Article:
Richard Steven Valenzuela, known as Richie Valens, was born on May 13, 1941, in Pacoima, Los Angeles, California. Valens was a pioneer of Chicano rock and Latin rock, and is often considered the first Latino performer to successfully crossover to mainstream rock ’n’ roll.
Valenzuela grew up in a home filled with music – Mexican mariachi, flamenco, rhythm and blues, and jump blues. By the time he was five he knew he wanted to create music and spent time with his uncles and cousins at family gatherings learning to play the guitar. Even though he was left-handed, he worked hard to learn to play right-handed from his family members. Valenzuela also played trumpet and drums.
When Valenzuela was 15 years old, two planes collided and crashed in his school yard. Though he wasn’t there that day, the incident gave him a fear of flying. When he was at school, Valens brought his guitar and would sing and play songs with his friends on the bleachers. When he was 16, Valenzuela joined a band, The Silhouettes, as a guitarist. When the band’s singer left the group, he stepped in and made his debut with the band on October 19, 1957.
Valenzuela was quickly acknowledged for his skills. He would make up lyrics and add his own riffs to popular songs while on stage. In May 1958, a fellow student approached the owner of Del-Fi Records, Bob Keane. He told Keane that there was a local musician he needed to see, who everyone called “the Little Richard of San Fernando.” This piqued Keane’s interest and went to see Valenzuela play. Keane was immediately impressed and invited Valenzuela to audition for his label.
Keane signed Valenzuela after his first audition on May 27, 1958. Keane encouraged him to change his name. They chose “Ritchie” because there were a lot of “Richards” already performing, and his last name was shortened to “Valens” to widen his appeal. Valens and his new band had their first recording session that July. During the session, they recorded Valens’s original song, “Come On, Let’s Go,” as well as the song “Framed.”
Keane’s label pressed and released Valens’s recording within a few days. “Come On Let’s Go” quickly became a regional hit and gained him a teen audience in other parts of the country. Valens returned to the studio to record another original song, “Donna,” written about his high school sweetheart, Donna Ludwig. That song was accompanied by Valens’s rock ’n’ roll adaptation of the classic Mexican folk song, “La Bamba.” “Donna” quickly climbed the 1958 charts to become a top-10 hit, and “La Bamba” earned a gold record for over one million copies sold.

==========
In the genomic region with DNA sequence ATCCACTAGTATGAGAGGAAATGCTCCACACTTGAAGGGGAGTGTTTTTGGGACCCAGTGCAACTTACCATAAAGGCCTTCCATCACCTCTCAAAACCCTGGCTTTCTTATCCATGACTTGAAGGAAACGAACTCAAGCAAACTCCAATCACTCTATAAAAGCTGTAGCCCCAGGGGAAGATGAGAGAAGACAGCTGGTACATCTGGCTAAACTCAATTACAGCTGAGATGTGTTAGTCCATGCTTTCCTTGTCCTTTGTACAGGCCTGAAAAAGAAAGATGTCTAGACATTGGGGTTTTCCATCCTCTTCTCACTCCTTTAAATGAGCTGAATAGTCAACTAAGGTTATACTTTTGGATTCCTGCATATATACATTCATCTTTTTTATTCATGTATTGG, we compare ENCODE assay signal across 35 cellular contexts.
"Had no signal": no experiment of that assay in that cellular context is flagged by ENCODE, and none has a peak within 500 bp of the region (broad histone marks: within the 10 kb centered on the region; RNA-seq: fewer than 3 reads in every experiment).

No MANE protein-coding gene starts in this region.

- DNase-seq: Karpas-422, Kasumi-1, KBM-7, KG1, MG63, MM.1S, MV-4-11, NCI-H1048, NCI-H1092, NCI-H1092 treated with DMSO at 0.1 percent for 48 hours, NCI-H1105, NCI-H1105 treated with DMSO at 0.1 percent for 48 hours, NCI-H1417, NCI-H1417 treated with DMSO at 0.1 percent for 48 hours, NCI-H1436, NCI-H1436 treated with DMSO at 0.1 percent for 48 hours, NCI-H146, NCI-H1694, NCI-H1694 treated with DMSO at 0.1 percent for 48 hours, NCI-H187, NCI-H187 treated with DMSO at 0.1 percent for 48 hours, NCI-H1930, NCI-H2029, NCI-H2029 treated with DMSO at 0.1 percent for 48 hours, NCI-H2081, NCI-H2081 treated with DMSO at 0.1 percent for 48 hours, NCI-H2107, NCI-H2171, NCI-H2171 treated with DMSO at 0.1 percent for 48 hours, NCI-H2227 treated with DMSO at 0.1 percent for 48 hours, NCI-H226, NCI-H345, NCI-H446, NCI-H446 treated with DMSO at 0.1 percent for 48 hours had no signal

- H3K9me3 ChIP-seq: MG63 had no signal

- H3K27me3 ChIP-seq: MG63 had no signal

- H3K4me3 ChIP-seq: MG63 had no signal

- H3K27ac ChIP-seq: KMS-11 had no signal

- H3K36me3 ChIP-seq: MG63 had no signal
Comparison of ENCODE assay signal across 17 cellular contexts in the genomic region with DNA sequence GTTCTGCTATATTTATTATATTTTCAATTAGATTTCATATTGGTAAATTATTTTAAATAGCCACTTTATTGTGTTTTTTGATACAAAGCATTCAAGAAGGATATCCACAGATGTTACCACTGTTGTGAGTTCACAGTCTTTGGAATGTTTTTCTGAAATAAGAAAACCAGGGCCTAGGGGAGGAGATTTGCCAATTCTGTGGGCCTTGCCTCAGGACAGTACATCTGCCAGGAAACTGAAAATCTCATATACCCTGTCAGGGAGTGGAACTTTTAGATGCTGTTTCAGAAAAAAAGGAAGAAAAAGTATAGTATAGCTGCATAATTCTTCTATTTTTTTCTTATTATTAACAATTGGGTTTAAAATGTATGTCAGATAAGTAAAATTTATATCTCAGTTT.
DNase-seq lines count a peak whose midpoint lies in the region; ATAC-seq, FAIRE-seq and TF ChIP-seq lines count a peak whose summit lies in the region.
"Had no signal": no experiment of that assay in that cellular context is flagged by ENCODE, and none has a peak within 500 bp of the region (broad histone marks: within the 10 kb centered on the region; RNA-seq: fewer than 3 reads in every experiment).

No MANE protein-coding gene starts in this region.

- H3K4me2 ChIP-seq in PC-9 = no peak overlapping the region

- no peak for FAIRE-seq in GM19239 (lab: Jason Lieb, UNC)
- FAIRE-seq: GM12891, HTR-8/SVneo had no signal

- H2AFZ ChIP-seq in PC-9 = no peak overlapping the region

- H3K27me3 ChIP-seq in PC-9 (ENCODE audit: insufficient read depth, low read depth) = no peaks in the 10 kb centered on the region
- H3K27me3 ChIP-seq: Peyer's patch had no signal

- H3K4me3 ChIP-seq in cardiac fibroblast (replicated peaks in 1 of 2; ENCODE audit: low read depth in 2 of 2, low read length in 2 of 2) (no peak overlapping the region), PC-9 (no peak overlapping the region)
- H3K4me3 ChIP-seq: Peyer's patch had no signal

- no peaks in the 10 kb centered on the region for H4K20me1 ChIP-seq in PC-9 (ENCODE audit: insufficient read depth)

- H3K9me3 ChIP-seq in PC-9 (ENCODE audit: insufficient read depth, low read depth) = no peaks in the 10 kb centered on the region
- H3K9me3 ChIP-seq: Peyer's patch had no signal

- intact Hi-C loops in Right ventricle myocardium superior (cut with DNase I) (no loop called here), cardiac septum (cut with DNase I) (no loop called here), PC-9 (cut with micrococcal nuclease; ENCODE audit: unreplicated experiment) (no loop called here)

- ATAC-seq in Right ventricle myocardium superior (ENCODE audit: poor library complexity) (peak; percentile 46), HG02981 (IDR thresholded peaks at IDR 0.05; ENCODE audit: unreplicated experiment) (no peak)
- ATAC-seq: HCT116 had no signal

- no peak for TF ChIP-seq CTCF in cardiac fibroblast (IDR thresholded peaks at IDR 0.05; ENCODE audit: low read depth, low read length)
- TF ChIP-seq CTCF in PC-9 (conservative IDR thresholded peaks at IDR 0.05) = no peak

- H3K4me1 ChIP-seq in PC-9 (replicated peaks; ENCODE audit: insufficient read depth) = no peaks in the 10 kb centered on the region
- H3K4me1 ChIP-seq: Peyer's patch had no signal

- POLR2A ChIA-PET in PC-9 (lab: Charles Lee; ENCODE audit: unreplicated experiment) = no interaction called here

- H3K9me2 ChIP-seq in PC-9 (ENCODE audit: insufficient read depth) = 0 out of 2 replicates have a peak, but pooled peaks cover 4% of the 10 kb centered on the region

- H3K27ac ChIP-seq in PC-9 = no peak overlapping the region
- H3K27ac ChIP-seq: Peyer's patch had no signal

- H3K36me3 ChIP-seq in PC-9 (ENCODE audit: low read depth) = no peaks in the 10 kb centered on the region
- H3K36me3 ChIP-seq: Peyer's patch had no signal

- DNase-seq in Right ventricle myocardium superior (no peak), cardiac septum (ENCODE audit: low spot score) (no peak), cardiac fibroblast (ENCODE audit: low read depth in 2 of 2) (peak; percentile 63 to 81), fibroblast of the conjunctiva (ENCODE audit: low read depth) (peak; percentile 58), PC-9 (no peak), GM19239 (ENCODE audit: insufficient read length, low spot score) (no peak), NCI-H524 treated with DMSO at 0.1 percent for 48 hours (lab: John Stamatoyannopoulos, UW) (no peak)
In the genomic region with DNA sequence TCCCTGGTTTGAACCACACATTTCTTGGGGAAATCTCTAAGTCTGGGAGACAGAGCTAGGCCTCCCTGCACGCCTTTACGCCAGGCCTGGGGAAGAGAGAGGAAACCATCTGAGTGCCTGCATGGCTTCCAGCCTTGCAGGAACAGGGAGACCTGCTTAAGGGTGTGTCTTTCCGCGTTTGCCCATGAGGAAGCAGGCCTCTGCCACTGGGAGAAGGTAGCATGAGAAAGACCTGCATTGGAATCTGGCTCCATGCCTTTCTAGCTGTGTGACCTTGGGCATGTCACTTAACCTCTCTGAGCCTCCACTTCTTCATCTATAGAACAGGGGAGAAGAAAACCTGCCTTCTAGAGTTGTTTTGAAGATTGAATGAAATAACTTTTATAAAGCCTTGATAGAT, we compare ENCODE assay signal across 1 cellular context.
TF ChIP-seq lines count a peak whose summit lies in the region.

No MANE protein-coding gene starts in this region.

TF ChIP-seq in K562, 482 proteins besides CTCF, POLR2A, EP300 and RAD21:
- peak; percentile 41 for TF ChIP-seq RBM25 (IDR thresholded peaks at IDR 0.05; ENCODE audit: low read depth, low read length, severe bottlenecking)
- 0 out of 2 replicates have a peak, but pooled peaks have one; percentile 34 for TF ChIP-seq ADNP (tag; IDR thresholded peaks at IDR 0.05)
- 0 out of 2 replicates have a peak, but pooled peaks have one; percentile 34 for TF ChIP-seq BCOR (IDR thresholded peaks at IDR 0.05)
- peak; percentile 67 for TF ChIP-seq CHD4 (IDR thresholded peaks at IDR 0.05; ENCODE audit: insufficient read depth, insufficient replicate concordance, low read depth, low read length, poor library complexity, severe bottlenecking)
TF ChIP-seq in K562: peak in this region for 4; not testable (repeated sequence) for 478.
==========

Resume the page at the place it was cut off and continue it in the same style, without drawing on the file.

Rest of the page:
With his star quickly rising, Valens was encouraged to drop out of school so he could perform around the country. That December he appeared on American Bandstand, bringing his music to a national audience. He also performed on Alan Freed’s Christmas Show. Then in January 1959, he joined the Winter Dance Party Tour with Buddy Holly, Dion and Belmonts, and J.P. “The Big Bopper” Richardson. They were set to perform 24 shows over three weeks throughout the Midwest.
After performing in Clear Lake Iowa on February 2, the musicians were slated to play in Moorhead, Minnesota the next day. There were issues with their tour bus, so Buddy Holly chartered a plane. Valens reportedly flipped a coin with a member of Holly’s band for his seat, and won. The plane took off in a mild snow storm, but something went wrong, and it crashed just file miles away. Everyone aboard – Valens, Holly, Richardson, and the pilot – was killed. At just 17 years old, Valens was the youngest of those killed in the crash.
Shortly after the crash, a tribute song, “Three Stars” was released. Then in 1971, Don McLean released “American Pie,” which became a number one hit and memorialized the event as “the day the music died.” There have been many tributes and memorials to stars who died in the crash. A park in Pacoima was named for Valens in the 1990s, as well as a section of highway in the San Fernando Valley. Valens’s story was retold on the big screen in 1987 in the hit film, La Bamba.